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Model uncertainty, and how it affects a forecast

If you’ve explored the weather side of social media today, you would’ve likely seen some news about severe weather potential across parts of the Mississippi Valley, with Ball State included, Tuesday and/or Wednesday of next week. However, when the event is not expected for another 3+ days, a lot of uncertainty is in the air. The Storm Prediction Center has a Slight risk (level 2 of 5) for both Tuesday and Wednesday, but not a lot of uncertainty with the system.

But, what is uncertainty in the weather world, and how does that pertain to a forecast?

Model uncertainty
Uncertainty in models refer the difference of outcomes over a certain time. For example, one piece of data from a model brings thunderstorm chances at some time, but another model is completely dry for that same time period. The discontinuity there is the uncertainty of the thunderstorm potential.

What are models?
Models in the weather world don’t use a catwalk. They are data outputs from various sources using different formulas and historical data. They drive almost every weather forecast that you see. Most common models are the European Centre for Medium-Range Forecasts (ECMWF, or Euro), Global Forecast System (GFS), North American Model (NAM), Rapid Refresh (RAP), and so many more models! They use current surface and upper-air data to build an extended model forecast output. As time goes on in a model forecast, data between other models don’t line up as well, and become noticeably different. The outcome becomes less clear. The image below shows GDP projection. Although not weather related, it is a model that shows GDP projection, but the upper and lower bounds grow as time goes on. For weather, model data even a couple days out could be very uncertain and have multiple different outcomes.

Source: statmodeling.stat.columbia.edu

So if models are uncertain, meaning that output data from different models are showing different results for a certain time, how would that mess up a forecast? Well, if a ton of models are all in disagreement, our forecasts that are made risk being inaccurate as time gets closer to the event. If x, y, and z are all different results, and a forecaster choose x, there is still the possibility of y or z happening. If y or z actually occur, then the result the forecaster chose becomes incorrect. When forecasting, it’s always important to take uncertainty into account, because being accurate is vital!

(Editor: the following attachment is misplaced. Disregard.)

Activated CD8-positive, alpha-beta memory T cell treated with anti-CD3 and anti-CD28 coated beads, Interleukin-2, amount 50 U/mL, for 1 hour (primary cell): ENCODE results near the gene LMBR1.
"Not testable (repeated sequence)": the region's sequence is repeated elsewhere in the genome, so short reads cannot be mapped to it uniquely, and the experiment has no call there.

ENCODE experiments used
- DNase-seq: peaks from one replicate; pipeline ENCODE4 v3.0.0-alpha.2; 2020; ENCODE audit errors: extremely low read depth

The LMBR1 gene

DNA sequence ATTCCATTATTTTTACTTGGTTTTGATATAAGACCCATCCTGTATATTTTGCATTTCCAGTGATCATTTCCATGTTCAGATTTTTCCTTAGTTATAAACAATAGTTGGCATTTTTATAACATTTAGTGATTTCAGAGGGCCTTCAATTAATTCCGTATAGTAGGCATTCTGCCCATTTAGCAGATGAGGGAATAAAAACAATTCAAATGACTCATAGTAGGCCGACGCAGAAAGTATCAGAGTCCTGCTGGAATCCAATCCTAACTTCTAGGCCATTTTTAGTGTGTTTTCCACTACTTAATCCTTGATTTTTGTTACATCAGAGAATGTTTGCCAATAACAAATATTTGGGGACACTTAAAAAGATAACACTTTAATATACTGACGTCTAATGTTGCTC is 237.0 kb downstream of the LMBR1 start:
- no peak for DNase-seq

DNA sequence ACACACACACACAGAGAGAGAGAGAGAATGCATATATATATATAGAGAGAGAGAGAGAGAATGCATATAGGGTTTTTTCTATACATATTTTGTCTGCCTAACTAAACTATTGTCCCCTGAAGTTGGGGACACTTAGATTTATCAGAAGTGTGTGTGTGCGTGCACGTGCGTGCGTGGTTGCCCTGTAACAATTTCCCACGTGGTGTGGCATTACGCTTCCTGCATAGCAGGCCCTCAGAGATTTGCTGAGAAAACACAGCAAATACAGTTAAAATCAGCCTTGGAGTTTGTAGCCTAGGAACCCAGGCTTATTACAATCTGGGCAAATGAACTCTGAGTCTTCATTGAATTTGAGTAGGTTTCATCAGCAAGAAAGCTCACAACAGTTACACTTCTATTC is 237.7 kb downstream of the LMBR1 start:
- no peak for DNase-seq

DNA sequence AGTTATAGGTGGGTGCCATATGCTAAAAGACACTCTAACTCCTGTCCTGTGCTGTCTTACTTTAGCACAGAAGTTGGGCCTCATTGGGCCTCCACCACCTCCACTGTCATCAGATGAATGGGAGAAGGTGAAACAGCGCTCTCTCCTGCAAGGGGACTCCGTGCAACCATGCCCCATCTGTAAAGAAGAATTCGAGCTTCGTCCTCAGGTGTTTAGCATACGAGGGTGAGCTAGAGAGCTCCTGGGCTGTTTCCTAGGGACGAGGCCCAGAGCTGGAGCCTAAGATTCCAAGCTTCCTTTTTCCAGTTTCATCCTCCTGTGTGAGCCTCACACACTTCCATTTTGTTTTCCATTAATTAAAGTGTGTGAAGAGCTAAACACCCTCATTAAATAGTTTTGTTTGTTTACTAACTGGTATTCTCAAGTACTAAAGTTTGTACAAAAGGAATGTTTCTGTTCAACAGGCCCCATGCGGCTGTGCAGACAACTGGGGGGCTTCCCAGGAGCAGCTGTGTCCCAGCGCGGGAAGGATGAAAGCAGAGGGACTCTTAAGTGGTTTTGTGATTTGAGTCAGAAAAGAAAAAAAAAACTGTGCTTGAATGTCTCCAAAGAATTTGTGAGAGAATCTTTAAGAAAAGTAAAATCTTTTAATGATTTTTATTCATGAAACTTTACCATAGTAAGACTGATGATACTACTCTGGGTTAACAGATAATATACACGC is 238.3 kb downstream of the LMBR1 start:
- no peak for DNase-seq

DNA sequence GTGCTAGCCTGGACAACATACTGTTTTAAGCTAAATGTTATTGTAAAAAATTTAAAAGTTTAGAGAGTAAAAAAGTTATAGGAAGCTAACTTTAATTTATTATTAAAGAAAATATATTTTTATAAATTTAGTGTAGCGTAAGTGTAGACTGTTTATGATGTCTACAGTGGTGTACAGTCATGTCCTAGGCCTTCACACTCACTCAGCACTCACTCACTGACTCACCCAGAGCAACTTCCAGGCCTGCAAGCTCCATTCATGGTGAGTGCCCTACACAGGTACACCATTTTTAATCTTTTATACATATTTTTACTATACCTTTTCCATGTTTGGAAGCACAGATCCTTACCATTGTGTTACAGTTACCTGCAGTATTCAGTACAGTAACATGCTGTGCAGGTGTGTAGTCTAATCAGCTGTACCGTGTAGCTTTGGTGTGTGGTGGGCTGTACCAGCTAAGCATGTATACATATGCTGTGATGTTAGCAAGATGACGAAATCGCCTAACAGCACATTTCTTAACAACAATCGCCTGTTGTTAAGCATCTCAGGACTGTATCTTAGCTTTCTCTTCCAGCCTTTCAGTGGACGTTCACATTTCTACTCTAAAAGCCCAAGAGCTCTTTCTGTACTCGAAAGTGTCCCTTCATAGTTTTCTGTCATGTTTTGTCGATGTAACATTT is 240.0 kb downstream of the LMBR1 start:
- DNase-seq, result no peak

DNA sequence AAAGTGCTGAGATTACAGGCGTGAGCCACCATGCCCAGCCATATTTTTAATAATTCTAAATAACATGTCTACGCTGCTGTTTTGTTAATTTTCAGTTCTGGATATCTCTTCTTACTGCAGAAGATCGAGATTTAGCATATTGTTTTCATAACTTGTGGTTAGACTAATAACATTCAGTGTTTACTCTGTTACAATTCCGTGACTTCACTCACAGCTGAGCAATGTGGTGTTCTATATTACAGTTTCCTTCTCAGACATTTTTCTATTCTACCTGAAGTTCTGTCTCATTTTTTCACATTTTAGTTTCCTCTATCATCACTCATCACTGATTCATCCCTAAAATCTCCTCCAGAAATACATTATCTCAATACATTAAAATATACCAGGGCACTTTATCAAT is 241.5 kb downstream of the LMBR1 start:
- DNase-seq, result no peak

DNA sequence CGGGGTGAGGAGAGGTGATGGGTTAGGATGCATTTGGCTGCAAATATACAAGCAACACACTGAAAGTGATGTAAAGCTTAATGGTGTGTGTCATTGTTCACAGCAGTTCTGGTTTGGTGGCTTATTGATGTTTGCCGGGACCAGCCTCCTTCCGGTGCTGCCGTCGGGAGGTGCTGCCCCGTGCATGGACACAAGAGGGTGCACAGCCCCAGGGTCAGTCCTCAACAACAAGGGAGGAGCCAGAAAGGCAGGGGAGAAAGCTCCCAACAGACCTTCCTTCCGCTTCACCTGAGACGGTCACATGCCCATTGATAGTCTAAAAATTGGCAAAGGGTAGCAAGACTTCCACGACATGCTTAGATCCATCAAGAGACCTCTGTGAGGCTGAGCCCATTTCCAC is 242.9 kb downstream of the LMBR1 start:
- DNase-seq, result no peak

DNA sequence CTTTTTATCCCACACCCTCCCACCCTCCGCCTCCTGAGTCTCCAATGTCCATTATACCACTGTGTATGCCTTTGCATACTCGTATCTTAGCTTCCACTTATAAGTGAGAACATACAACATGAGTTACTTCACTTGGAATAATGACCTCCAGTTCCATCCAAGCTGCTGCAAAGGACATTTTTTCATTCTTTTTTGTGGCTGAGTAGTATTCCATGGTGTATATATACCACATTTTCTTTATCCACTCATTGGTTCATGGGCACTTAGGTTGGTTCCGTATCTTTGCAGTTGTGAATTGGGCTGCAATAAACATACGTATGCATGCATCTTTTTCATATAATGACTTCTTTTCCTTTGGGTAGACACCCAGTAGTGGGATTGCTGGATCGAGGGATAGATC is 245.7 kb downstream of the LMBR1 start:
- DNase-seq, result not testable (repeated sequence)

If you ever wonder why winter weather can be so hard to pinpoint, this is due to model uncertainty, as snow relies on where there will be enough moisture available, along with other things, and most often coincides with a weather system. The track of the weather system is a defining factor of snowfall for most of our snow, so any movement of a system will have an impact. If model data shows different tracks, it will show different snowfall amounts across an area expecting snow.

What type of weather events come with uncertainty? Well, everything! It all depends on how well models mend together. For example, the severe weather potential for February 27-28 this upcoming week has some uncertainty regarding where the low pressure center will be, when exactly this system pushes through, and if the atmospheric dynamics will actually be favorable for severe weather, and if so, what hazards are likely? This is where ensemble forecasts come in.

Ensemble Forecast Models
Ensemble forecast models are certainly beneficial to the weather world. Ensemble models use the same models as mentioned before, but they spice things up a bit, changing the formulas ever-so-slightly, or they change the surface temperatures, etc. and shows all of the different results of that, or averages it into one graphic. Whenever you see the “spaghetti tracks” for hurricanes, that is from ensemble forecasts. Especially in the winter time, ensemble forecasts are great at showing the average expected outcome, and also shows the expected bounds of the event, which is key. Ensembles show the uncertainty by showing the bounds of such an event.
Another example: We believe that there will be thunderstorms on Tuesday next week, but we don’t know where exactly the low pressure center will go, since models don’t have a specific point. This is where an ensemble forecast can help to show the potential low pressure track outcomes, so I can build my forecast around that and explain any uncertainties, which is key in material such as thunderstorm potential and accumulating snowfall.

However, ensemble products don’t always agree either, so mixing in the outcomes of an event, and keeping an eye on the weather forecast is important as time goes on. On the upcoming severe weather potential, ensemble models are disagreeing on the location and intensity of the system Tuesday afternoon, but they have a good idea of the placement of this system and when it moves through.

Source: pivotalweather.com

Model uncertainty is a nuisance, but knowing the potential outcomes of an event is important, which where ensembles shine. The farther away an event is, the more uncertain the model data will be. As time goes on, models do a much better job of agreeing. So when you hear uncertainty in the weather world, don’t think it is because we don’t know, but rather, the possibility of multiple different outcomes are on the table.

Cardinal Weather Service Forecaster Lance Huffman

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